by Hugh Morris, The Telegraph, September 26, 2017
Ryanair has been the airline on everyone’s lips during the past week, with the carrier fighting for its reputation amid the chaos of cancelling 315,000 bookings.
But what of the one rumoured to have the sparked the meltdown by luring all its pilots away?
Why should I care about Norwegian?
Norwegian is perhaps best known in the UK for its headline-grabbing fares to the US, Argentina and Singapore(New York for £60, anyone?), but last week it was in the news again as experts suggested it had exacerbated Ryanair's “messing up” of its staff holiday schedule by poaching 140 of the Irish airline’s pilots in just a year.
This week Norwegian further established itself as part of the British aviation furniture when its UK subsidiary was granted permission to fly transatlantic flights. So, who is exactly is the airline which started life in Western Norway in 1993 and does it have the brains and brawn to knock Ryanair from its perch?
Today the third largest low-cost carrier in Europe (behind Ryanair and Easyjet), Norwegian - Norwegian Air Shuttle as it was previously known - began running a regional service between cities on the west coast of Norway, before expanding in 2002 to operate its first UK route - Stavanger to Newcastle.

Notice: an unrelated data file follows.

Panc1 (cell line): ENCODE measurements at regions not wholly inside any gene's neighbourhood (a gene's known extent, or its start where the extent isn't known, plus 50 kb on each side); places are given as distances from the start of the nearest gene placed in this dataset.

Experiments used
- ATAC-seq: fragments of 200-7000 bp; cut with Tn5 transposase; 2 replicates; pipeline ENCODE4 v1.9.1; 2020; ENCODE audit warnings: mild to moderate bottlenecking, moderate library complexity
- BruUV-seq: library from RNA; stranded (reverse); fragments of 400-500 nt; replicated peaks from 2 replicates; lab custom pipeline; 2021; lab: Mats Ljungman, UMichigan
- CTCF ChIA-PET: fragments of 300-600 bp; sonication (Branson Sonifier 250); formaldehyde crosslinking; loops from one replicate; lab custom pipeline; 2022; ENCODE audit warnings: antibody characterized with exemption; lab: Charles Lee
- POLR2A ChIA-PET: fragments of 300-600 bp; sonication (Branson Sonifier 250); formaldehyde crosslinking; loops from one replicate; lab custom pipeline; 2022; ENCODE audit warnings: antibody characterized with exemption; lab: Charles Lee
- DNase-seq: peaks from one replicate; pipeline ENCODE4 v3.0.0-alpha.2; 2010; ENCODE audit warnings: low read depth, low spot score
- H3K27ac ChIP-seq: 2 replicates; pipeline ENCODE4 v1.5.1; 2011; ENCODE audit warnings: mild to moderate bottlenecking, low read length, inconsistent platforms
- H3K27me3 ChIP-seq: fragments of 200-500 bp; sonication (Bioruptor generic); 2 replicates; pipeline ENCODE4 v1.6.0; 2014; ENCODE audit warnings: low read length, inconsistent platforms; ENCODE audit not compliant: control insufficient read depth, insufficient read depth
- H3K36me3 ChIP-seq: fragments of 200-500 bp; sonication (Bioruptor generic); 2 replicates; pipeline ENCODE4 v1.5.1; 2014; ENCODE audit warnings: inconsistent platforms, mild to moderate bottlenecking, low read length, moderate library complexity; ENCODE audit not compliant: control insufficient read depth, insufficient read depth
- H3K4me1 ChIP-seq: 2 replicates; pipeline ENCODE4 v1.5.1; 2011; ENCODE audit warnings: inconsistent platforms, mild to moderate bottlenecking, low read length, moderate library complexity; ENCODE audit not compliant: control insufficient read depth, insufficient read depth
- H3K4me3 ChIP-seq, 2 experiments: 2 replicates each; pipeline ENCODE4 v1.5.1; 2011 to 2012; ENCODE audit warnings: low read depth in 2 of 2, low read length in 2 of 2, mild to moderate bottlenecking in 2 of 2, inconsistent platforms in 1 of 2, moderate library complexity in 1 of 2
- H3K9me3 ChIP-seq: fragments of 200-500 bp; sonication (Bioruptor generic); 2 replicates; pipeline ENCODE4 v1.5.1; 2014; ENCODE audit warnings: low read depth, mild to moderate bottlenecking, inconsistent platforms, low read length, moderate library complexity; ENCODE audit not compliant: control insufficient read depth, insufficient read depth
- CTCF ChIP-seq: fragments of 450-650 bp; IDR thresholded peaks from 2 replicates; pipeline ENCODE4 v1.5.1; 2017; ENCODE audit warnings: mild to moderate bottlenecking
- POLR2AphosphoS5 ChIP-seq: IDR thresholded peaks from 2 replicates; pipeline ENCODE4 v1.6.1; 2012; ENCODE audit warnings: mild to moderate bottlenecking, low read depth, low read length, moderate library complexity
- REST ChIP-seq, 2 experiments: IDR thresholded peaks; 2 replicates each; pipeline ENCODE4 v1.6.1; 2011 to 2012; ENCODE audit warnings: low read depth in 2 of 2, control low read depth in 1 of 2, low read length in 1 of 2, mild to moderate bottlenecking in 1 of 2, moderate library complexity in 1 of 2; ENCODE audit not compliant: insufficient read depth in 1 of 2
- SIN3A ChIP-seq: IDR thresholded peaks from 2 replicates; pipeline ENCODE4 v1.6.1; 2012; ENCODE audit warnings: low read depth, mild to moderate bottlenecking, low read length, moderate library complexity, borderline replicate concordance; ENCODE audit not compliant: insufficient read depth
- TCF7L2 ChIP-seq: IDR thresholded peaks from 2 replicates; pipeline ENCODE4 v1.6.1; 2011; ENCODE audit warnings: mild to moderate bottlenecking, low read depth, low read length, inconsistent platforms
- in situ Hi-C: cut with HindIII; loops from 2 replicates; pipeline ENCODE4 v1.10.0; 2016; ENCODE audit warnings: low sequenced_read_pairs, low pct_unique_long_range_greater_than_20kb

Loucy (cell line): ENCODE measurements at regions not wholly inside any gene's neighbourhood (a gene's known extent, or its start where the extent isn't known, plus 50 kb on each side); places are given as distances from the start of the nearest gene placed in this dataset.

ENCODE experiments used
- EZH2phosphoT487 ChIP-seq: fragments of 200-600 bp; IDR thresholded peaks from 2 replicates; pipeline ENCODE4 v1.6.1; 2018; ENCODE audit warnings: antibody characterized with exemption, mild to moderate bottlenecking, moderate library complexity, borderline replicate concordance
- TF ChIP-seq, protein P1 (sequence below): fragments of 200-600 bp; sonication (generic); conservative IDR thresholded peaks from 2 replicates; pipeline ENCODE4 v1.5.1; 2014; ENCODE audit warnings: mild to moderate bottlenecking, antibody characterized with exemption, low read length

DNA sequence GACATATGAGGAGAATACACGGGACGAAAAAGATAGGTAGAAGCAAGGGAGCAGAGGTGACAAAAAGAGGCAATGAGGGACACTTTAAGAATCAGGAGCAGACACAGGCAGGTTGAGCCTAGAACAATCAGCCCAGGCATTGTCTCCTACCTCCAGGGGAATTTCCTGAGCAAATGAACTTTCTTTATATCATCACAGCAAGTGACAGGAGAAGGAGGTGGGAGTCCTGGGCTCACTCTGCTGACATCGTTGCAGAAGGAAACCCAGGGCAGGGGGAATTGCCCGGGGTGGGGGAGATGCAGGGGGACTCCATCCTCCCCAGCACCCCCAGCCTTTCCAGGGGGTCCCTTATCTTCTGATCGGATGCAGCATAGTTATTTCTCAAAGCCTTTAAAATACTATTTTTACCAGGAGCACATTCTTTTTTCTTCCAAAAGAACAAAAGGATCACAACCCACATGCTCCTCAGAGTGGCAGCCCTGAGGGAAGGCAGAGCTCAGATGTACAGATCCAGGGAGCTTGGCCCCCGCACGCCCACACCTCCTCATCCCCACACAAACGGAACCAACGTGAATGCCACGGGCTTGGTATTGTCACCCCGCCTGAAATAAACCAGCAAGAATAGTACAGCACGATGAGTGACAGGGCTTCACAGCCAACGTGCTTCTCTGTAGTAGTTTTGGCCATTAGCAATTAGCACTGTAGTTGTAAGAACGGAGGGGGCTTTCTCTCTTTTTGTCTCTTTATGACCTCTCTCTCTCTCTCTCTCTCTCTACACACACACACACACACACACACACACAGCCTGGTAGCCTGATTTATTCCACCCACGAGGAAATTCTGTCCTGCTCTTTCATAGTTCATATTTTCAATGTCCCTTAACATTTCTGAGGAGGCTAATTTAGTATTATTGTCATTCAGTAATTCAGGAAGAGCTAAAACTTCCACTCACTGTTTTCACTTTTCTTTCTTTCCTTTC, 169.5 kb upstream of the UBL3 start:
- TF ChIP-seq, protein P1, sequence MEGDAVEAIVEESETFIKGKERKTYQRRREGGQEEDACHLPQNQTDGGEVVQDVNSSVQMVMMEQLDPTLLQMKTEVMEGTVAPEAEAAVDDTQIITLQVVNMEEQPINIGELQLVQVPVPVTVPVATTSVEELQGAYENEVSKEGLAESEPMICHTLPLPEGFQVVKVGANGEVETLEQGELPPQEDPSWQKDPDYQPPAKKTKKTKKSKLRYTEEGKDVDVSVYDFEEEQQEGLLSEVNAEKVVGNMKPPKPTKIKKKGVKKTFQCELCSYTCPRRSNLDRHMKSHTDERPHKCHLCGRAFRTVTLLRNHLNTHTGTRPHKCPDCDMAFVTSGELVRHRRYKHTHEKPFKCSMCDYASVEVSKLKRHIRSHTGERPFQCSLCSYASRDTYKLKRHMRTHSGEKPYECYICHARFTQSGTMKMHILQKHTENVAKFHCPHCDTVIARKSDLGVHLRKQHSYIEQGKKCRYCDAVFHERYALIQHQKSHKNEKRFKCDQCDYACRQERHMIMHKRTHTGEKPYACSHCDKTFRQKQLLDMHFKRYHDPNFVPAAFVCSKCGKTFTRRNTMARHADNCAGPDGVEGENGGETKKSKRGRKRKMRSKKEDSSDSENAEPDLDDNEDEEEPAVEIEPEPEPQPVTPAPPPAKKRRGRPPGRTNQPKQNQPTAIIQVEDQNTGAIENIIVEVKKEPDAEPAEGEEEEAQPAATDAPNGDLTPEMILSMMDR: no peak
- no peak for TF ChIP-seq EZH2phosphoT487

By 2007, Norwegian was operating out of Warsaw as well as Bergen and had 42 new Boeing 737s on order. Norwegian grew and grew, announcing its long-haul intentions in 2009, before setting up a base in London Gatwick in 2013, from where it now flies to a host of US cities as well as Singapore and Buenos Aires.
Where does it fly?
Though it’s best known for its no-frills long-haul services, Norwegian also serves a number of popular short-haul destinations, likely to be key if it has ambitions of going head-to-head with the likes of Easyjet and Ryanair. Currently among its more traditional destinations are a host of Spanish airports, including Alicante, Majorca and Ibiza.
Though the number of destinations from its British hub - London Gatwick - is growing, Norwegian’s clear strength is its coverage of Scandinavia, from where its main hubs of Oslo, Stavanger, Stockholm and Copenhagen serve most of Europe. Ryanair, of course, is renowned for its extensive route map, featuring some of the more obscure corners of the continent, as well as Europe’s more obvious cities.